Despite weight training being a normal part of athletic training and with the rise of training programs such as Crossfit, after 13 years of teaching Pilates and strength training, we still find that a lot of women feel that weight training is just for men and that it will make them feel bulky and unfeminine.
Unless, you are specifically training for body building and using extremely heavy weights, this is very unlikely in a regular training program for most women. Weight training should be part of most women’s regular exercise program for these 3 main reasons;
- Weight training is needed for most things we want to be able to do.
The biggest factor that causes pain and injury with most women is that they are not strong enough for the tasks they ask their body to do in everyday life. Taking the kids out of the car, sitting at work, carrying groceries or just going for a regular walk requires strength and control of our major postural muscles such as our core stabilisers, our gluteal muscles (our butts) and our upper body stabilisers (shoulder blade muscles).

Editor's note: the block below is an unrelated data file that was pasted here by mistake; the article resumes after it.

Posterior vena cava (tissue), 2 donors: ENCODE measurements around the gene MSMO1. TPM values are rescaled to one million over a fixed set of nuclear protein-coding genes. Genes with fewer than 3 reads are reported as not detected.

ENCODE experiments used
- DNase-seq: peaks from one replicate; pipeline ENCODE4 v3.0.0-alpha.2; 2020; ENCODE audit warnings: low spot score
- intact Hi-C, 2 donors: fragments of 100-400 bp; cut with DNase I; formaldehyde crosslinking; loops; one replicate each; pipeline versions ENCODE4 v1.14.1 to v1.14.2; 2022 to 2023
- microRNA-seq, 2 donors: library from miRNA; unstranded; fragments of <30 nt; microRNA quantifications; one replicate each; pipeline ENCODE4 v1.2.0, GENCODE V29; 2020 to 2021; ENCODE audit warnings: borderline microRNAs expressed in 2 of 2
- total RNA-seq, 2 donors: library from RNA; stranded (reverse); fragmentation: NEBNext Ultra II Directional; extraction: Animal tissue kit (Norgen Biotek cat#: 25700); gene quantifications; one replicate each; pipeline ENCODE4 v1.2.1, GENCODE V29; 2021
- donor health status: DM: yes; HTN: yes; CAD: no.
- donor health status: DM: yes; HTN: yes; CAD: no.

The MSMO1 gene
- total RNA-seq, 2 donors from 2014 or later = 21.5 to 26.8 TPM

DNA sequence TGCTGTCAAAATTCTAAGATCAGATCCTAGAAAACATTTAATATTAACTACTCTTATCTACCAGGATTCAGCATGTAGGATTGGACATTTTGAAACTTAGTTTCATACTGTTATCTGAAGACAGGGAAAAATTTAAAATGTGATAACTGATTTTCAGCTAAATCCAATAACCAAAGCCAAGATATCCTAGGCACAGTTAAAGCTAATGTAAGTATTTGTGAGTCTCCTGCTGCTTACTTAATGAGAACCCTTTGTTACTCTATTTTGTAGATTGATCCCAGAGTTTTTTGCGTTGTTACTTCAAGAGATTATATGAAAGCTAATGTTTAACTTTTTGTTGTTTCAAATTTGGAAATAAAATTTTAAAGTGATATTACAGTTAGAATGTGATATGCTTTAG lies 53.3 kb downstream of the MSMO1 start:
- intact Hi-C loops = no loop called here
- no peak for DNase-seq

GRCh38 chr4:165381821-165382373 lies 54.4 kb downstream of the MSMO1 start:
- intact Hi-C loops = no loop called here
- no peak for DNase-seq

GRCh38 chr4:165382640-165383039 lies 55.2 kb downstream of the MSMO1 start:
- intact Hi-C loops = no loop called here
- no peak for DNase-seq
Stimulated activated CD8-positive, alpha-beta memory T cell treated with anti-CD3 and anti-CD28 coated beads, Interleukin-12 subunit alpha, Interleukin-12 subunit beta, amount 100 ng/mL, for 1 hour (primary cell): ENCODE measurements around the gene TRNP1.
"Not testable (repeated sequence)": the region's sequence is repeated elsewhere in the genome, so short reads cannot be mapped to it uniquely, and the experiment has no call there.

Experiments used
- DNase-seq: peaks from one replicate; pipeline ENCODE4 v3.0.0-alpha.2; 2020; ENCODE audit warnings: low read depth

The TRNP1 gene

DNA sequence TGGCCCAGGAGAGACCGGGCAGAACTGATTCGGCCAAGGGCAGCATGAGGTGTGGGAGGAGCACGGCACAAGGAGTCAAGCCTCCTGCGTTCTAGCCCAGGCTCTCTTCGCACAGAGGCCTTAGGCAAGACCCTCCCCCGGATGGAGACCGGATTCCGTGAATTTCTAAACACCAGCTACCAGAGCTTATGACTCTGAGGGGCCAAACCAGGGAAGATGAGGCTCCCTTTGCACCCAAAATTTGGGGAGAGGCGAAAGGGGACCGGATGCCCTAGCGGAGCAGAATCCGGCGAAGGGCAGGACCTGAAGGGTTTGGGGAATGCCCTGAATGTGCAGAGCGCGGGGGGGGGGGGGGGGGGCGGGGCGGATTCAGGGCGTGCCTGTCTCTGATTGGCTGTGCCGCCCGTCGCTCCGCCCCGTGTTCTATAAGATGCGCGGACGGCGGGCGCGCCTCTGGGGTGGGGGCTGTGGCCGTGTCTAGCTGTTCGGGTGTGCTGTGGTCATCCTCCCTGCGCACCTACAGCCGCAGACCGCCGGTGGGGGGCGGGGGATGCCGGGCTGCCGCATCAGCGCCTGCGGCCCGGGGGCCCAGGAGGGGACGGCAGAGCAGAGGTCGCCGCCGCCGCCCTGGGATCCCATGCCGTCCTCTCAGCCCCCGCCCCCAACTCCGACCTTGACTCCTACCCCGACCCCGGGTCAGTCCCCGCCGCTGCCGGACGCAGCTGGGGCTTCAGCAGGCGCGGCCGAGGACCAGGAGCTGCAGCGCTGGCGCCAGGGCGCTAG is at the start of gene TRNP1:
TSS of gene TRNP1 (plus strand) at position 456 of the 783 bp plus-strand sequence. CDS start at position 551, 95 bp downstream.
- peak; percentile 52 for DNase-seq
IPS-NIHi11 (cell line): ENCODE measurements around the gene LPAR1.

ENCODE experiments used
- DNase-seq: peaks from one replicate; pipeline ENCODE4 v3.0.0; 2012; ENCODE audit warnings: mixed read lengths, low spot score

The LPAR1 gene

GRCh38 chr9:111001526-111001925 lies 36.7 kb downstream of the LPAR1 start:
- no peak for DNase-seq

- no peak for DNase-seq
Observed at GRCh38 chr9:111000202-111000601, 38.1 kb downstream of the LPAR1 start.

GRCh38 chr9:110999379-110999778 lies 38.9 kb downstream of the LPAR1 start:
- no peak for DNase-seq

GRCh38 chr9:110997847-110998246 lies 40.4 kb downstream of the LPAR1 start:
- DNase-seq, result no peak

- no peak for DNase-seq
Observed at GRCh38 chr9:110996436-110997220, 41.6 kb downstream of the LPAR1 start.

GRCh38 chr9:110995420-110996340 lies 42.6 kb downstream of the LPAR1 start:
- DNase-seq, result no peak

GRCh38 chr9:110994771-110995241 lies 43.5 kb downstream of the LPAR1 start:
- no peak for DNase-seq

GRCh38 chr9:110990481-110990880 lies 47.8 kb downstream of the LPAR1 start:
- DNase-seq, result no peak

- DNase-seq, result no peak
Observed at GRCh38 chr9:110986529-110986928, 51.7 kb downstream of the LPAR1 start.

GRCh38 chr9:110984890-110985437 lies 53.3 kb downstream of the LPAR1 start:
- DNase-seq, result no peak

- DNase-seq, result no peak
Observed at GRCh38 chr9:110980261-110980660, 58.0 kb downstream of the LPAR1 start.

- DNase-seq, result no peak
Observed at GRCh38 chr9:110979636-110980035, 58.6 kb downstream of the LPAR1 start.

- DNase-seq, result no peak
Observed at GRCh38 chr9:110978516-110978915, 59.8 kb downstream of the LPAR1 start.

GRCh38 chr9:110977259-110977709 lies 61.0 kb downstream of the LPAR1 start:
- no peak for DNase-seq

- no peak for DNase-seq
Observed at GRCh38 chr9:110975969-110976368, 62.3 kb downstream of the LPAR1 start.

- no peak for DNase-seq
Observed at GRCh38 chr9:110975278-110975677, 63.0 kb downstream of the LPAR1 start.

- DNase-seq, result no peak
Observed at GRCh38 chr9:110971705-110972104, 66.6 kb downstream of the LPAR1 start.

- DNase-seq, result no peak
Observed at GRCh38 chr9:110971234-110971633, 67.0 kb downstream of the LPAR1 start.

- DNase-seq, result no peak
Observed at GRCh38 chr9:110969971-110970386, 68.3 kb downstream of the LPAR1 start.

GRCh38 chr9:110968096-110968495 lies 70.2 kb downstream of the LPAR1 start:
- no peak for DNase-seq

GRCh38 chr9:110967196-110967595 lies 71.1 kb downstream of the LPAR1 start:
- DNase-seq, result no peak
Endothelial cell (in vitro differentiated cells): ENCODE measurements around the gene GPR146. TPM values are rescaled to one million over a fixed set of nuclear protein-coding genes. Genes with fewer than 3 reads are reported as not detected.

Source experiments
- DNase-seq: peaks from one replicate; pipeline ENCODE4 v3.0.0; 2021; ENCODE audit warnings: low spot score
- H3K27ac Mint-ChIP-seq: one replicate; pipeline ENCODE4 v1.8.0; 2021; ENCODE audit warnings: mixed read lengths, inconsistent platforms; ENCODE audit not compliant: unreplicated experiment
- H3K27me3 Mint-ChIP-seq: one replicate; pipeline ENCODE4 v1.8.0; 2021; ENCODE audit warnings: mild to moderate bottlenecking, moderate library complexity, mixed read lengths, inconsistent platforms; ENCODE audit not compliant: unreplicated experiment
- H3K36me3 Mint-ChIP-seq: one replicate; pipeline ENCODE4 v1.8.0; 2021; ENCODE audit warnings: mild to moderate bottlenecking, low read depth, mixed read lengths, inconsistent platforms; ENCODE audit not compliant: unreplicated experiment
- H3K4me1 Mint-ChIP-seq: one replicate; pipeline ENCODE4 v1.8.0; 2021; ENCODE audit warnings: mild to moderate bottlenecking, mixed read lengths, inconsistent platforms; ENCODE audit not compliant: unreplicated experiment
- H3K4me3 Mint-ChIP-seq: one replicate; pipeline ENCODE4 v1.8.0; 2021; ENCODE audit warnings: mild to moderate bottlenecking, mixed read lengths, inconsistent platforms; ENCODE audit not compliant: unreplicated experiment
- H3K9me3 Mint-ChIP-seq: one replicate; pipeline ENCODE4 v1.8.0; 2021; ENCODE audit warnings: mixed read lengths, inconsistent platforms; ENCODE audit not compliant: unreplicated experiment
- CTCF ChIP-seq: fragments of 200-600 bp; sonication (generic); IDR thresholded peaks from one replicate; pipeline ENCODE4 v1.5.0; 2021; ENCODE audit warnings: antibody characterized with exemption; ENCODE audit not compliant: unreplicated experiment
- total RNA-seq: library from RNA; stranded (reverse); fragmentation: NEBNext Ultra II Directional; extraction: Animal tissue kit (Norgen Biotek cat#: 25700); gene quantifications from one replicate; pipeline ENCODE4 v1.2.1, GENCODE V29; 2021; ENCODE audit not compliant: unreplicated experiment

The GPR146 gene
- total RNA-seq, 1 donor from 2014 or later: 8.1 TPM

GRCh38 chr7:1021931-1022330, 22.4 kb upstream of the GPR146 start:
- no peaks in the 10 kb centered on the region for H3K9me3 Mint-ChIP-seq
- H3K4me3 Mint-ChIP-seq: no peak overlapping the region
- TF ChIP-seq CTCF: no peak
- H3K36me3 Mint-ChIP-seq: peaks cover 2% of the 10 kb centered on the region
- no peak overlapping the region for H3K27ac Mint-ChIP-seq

If these muscles are not strong, it puts excess load and strain on our joints and ligaments, causing pain and potential injury. It also means that you just can’t do the things you would like to able to do without effort. Strength training helps to improve your postural muscle strength and ability to do all these tasks
- Strength training is important for bone density.
Our bones need load to maintain their normal structure and remain healthy. Strength training helps maintain normal loads on the bones, to allow them to continue to move smoothly and maintain healthy and strong structure.
- Strength training is a key to exercise.
This is important for 2 reasons. First, to do good quality cardio exercise, you first need good muscle strength.
This means that you can perform cardio exercise for longer and with better quality, such as running or bike riding, instead of being limited by lack of muscle strength.
Second, better muscle mass helps improve glucose regulation, improves your muscle metabolism, meaning you generally begin to burn more fat doing the same activities you did before, making it easier in those short and long term to maintain or lose fat and build muscle.
A weight program should not be complicated, but involve 5-6 key exercises, 2-3 times a week, ideally guided by a qualified professional, such as an exercise physiologist, physiotherapist or good personal trainer. If you’re not in a position to work with any of these professionals, consider taking classes at the gym or joining a dance or gymnastics class. Some styles of dance, specifically pole classes, are heavily geared towards building muscle – mostly because you have to climb a pole using only your thighs occasionally.
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